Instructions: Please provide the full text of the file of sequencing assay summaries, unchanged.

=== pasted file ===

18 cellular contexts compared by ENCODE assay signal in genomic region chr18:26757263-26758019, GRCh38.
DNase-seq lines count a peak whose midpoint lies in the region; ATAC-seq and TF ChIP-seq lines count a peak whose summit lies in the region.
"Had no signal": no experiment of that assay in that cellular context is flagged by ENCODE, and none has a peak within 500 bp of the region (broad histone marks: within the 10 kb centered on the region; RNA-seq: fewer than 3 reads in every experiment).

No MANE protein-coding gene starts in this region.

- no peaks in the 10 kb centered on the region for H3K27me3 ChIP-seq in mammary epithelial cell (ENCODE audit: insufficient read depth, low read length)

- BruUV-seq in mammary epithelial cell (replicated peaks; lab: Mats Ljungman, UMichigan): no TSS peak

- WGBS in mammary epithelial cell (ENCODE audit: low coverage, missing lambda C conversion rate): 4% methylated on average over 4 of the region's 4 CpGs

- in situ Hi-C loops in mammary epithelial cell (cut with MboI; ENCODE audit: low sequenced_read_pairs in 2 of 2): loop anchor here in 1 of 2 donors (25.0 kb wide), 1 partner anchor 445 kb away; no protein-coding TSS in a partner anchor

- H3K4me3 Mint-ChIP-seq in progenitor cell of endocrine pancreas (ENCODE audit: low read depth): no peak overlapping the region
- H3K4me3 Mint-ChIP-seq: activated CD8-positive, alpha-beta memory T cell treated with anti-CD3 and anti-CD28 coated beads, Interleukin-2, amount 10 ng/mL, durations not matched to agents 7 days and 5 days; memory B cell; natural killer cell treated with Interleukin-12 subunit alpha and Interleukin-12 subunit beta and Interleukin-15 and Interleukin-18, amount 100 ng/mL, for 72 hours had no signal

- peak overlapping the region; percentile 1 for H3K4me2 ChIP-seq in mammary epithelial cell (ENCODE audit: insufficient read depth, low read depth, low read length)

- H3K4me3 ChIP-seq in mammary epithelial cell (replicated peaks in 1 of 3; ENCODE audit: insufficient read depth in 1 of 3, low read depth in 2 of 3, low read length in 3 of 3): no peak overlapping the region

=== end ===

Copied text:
18 cellular contexts compared by ENCODE assay signal in genomic region chr18:26757263-26758019, GRCh38.
DNase-seq lines count a peak whose midpoint lies in the region; ATAC-seq and TF ChIP-seq lines count a peak whose summit lies in the region.
"Had no signal": no experiment of that assay in that cellular context is flagged by ENCODE, and none has a peak within 500 bp of the region (broad histone marks: within the 10 kb centered on the region; RNA-seq: fewer than 3 reads in every experiment).

No MANE protein-coding gene starts in this region.

- no peaks in the 10 kb centered on the region for H3K27me3 ChIP-seq in mammary epithelial cell (ENCODE audit: insufficient read depth, low read length)

- BruUV-seq in mammary epithelial cell (replicated peaks; lab: Mats Ljungman, UMichigan): no TSS peak

- WGBS in mammary epithelial cell (ENCODE audit: low coverage, missing lambda C conversion rate): 4% methylated on average over 4 of the region's 4 CpGs

- in situ Hi-C loops in mammary epithelial cell (cut with MboI; ENCODE audit: low sequenced_read_pairs in 2 of 2): loop anchor here in 1 of 2 donors (25.0 kb wide), 1 partner anchor 445 kb away; no protein-coding TSS in a partner anchor

- H3K4me3 Mint-ChIP-seq in progenitor cell of endocrine pancreas (ENCODE audit: low read depth): no peak overlapping the region
- H3K4me3 Mint-ChIP-seq: activated CD8-positive, alpha-beta memory T cell treated with anti-CD3 and anti-CD28 coated beads, Interleukin-2, amount 10 ng/mL, durations not matched to agents 7 days and 5 days; memory B cell; natural killer cell treated with Interleukin-12 subunit alpha and Interleukin-12 subunit beta and Interleukin-15 and Interleukin-18, amount 100 ng/mL, for 72 hours had no signal

- peak overlapping the region; percentile 1 for H3K4me2 ChIP-seq in mammary epithelial cell (ENCODE audit: insufficient read depth, low read depth, low read length)

- H3K4me3 ChIP-seq in mammary epithelial cell (replicated peaks in 1 of 3; ENCODE audit: insufficient read depth in 1 of 3, low read depth in 2 of 3, low read length in 3 of 3): no peak overlapping the region